Saturday, July 30, 2011
Book to Movie: Apt Pupil (1998)
Book to Movie: Apt Pupil (1998)
Screenplay by Brandon Boyce
Directed by Brian Singer
Based on the Stephen King novella Apt Pupil first published in Different Seasons
In 1998, Stephen King’s novella from the book, Different Seasons was made into a movie starring Ian McKellan as Arthur Denker/Kurt Dussander and Brad Refro as Todd Bowden.
It was the third and final story from Different Seasons to make its way to the big screen and the least successful of the three.
According to an IMDB contributor, King was so eager to have Bryan Singer direct the picture that he relinquished the rights to the story for just $1.00.
The movie very closely follows King’s story. Like the novella, the movie is exceedingly dark. There are no throw away laugh lines. There are no light moments. From beginning to end, Singer’s film is as dark as King’s darkest works.
There are minor deviations from the story. In the novella, Denker hatches the plan to deceive Todd’s guidance counselor by having Denker pose as Todd’s grandfather. This was an important turning point in the story because this is where Denker explains to Todd that no longer does Todd control Denker’s fate; their fates are entertwined.
In the movie, for no obvious reason, Denker just shows up posing as Todd’s grandfather. Todd is briefly taken aback to find Denker sitting before his guidance counselor before playing along with the ruse.
Usually, Hollywood is wont to add to the body count of story to bring more action to the screen. Boyce’s script actually reduces it. The novella’s narrative takes us through at least two of Denker’s murders and two of Todd’s. While the murdering habits of both are referenced in the movie, the only murder we see outright is the fateful murder that leads to Denker’s heart attack.
Boyce took it upon himself to rewrite the climax of the movie. The reasons for the first part of the rewrite are obvious: to create a palpable tension on screen. In the novella, guidance counselor, Mr. French (played by Friends veteran, David Schwimmer), learns of his deception via a phone call to the boy’s grandfather. If they novella had a weakness, it was the motivation for making this phone call. French made the call because he had nothing better to do with his time that day.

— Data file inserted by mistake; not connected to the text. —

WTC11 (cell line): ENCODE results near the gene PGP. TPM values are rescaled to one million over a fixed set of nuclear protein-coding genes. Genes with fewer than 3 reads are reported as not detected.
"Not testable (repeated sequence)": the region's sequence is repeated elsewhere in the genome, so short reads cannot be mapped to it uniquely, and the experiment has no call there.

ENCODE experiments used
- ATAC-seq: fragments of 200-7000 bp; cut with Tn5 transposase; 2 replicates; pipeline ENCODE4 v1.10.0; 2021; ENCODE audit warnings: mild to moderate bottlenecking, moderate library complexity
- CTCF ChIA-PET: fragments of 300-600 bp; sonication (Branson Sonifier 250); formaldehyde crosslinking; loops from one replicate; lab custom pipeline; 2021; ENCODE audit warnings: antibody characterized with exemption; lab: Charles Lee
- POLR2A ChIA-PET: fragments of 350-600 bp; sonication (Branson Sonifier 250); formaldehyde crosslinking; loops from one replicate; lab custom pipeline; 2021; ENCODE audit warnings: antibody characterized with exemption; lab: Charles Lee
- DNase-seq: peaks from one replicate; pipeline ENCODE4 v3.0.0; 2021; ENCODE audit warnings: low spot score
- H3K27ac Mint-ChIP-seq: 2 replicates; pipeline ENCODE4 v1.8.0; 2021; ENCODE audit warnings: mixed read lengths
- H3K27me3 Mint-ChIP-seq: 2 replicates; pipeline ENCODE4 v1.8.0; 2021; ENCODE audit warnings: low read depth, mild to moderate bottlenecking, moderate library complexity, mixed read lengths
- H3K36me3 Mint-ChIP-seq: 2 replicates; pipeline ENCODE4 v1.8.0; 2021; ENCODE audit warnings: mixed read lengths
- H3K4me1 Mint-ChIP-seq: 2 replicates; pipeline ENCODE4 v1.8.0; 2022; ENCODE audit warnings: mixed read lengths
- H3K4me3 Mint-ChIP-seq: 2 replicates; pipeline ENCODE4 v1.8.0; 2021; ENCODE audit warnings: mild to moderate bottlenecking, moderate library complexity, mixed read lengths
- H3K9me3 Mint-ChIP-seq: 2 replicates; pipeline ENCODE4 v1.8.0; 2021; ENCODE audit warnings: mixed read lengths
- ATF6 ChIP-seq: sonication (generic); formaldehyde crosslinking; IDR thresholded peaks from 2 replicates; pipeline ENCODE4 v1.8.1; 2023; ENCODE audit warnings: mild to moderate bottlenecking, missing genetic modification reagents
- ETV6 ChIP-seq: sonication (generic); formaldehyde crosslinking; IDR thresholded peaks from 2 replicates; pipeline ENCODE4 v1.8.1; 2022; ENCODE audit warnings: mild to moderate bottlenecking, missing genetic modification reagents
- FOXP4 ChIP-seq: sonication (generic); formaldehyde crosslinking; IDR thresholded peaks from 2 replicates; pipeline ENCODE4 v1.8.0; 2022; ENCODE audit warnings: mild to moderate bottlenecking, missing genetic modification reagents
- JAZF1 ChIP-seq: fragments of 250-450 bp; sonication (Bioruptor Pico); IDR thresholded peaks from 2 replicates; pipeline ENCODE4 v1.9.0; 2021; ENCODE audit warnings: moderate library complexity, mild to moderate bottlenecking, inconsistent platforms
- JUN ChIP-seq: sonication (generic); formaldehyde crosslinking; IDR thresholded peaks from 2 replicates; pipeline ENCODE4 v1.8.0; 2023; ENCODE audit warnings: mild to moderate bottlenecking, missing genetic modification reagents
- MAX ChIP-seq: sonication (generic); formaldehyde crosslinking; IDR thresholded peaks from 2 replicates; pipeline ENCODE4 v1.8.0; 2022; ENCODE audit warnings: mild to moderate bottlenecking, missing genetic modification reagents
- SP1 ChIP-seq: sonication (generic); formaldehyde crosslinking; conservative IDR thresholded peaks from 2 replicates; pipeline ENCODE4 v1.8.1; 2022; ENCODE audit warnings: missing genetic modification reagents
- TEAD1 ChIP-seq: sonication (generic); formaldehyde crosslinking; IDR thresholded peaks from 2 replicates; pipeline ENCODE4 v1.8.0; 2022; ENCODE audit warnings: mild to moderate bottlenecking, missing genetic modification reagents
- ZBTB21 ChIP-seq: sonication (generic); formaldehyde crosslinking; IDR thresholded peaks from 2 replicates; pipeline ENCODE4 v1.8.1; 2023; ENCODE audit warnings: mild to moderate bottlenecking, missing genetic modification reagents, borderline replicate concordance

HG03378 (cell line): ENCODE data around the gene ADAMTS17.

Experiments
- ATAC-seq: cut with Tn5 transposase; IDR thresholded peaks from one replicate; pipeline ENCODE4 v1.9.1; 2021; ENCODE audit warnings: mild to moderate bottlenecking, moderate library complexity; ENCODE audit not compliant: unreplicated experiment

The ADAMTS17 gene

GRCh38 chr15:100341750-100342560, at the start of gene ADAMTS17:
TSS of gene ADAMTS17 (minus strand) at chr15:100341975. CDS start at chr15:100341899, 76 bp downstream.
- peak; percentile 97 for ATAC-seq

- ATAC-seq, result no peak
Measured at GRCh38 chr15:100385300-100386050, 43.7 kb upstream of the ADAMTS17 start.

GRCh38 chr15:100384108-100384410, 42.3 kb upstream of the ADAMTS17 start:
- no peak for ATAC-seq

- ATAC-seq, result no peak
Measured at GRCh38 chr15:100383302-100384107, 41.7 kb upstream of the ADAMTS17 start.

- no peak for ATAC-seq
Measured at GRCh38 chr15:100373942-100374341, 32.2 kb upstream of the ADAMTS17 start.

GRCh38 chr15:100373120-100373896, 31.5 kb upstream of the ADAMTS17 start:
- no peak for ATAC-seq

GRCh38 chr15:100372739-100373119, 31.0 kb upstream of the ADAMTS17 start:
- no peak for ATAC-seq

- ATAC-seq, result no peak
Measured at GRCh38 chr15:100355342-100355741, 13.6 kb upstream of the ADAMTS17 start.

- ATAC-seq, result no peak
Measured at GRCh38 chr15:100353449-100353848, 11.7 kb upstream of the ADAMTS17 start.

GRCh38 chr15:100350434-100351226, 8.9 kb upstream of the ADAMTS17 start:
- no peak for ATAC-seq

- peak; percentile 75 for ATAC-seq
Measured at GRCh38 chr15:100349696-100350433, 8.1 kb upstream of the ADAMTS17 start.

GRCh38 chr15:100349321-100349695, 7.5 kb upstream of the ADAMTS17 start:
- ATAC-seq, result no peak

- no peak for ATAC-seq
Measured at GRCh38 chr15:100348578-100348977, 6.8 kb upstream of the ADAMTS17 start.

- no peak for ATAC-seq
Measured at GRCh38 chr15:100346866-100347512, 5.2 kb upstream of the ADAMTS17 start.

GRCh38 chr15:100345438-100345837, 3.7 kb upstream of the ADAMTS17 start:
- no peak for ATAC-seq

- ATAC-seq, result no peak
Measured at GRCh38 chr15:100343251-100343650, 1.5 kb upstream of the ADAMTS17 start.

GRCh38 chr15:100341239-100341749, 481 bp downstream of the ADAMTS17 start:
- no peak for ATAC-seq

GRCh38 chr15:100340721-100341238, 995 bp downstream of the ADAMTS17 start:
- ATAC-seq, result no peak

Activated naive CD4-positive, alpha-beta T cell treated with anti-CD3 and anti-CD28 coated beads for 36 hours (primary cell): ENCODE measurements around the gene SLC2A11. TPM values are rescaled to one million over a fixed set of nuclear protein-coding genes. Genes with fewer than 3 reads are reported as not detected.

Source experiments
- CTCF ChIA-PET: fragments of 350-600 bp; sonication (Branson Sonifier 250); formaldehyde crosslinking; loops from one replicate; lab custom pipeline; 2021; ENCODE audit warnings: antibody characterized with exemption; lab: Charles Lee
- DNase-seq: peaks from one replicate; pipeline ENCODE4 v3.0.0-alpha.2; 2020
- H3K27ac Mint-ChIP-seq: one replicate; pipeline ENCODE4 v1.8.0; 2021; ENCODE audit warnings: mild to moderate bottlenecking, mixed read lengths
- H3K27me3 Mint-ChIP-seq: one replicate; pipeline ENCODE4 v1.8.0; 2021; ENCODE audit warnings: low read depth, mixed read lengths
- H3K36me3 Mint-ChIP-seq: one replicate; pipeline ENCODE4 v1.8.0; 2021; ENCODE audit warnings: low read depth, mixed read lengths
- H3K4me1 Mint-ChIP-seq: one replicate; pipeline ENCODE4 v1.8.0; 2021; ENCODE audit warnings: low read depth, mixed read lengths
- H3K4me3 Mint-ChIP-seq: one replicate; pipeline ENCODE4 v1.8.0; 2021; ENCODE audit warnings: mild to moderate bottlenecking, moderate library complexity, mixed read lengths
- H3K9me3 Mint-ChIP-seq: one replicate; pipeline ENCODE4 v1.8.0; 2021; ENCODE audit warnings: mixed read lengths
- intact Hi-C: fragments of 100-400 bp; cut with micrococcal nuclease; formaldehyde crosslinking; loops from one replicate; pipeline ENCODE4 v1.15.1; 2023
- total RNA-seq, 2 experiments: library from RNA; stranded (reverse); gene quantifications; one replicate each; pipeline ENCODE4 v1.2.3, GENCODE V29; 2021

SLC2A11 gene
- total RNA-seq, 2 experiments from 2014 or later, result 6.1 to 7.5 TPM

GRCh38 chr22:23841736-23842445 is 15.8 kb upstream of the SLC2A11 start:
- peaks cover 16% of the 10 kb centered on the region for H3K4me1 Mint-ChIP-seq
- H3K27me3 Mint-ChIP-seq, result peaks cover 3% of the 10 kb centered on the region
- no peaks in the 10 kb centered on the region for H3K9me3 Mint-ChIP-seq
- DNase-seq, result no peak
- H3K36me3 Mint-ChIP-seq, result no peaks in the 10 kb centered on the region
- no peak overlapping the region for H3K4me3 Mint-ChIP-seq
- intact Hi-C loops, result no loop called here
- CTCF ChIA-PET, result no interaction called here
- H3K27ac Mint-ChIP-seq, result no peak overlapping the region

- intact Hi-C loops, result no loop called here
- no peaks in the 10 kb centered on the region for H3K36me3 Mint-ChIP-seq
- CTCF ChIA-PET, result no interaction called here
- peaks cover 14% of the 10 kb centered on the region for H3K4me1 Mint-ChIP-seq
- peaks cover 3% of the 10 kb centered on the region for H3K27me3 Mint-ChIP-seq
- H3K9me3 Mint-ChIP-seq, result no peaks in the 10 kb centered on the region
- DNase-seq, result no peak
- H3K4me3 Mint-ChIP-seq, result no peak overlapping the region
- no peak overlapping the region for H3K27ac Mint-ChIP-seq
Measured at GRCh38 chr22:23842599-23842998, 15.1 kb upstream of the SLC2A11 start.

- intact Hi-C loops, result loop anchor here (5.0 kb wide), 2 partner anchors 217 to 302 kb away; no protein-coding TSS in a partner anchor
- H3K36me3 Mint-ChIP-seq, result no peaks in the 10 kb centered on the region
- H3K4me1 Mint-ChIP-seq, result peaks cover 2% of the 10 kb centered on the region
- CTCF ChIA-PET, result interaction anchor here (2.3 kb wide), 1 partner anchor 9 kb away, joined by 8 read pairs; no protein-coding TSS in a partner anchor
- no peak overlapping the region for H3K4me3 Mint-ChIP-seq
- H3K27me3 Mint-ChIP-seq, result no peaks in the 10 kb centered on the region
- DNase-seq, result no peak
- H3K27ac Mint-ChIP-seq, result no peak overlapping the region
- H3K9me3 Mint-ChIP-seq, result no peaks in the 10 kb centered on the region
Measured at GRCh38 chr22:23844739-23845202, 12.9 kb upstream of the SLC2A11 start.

In the movie, he encounters Todd and his parents at his graduation and makes mention of the “rough patch” Todd had gone through years earlier. The parents are obviously confused and Mr. French suspects he’s been had. However, the bell summoning everyone to take their places distracts him from exploring the situation further. The tension here is much more palpable than it was in the novella.
He shows up at Bowden’s door and Todd greets him, just as in the novella. Instead of spraying French’s brains all over the door of his Saab, Todd warns him off, saying, “You have no idea what I’m capable of.” The warning is obviously ominous enough to drive French off. He leaves and that is how Todd’s part of the story ends in the movie.
Denker takes a much different exit than he did in the novella. In King’s story, he overdoses on narcotics he stole from the hospital pharmacy. The ease with which Denker acquired his narcotics in the novella did stretch credibility just a bit because even in the 1970s when King wrote this novella, hospitals very closely guarded their narcotic supplies.
In the movie, Denker commits suicide in a more dramatic and plausible manner. As the authorities are preparing to arrest him and transport him to Israel, he removes his IV tube from the pump and blows into it, causing a massive embolism. Denker’s ashen corpse lying on the hospital bed, with medical personnel working in vain to save him looked like a man who had departed the earth for Hell itself.
McKellan is perfect as Arthur Denker/Kurt Dussander. His countenance makes him look like the physically frail man he was in the story. Yet McKellan brings out the menacing, evil, and dangerous nature of the man within the frail body.
Renfro’s work is average. This is partially Renfro’s fault as he did not seem engaged in the part. The screenwriter also shares in the blame because Todd is not fully or properly developed.
Apt Pupil lost money and was considered a flop. I believe this was mostly due to its dark and ponderous nature. All gore and violence was stripped from the story. As with King’s novella, there was no happy ending, no redemption, and no sympathetic characters. The movie and the story are also haunting for they lie not outside the realm of real life plausibility.
There is one fundamental shift from King’s story and that is Todd’s nature. It is impossible to determine if the shift was deliberate.
Denker, by the fact that he was a member of the SS and had committed atrocities at the concentration camps, was easily established as an evil character. King establishes Todd as a sociopath with his lust for murder on a grander and grander scale. The movie develops Todd very little. There’s nothing to indicate that Boyce was trying to find some redemption in Todd, but Boyce never established Todd’s menacing nature. The fact that Todd almost seemed to be trying to do Mr. French (a Jew) a favor by warning him off, belies what we know about Todd from reading the novella.
Nonetheless, for those of us who enjoy emotionally dark stories, the movie was satisfying, if not nearly as good as King’s novella. A little more effort in developing Todd’s evil nature would have made the movie much better.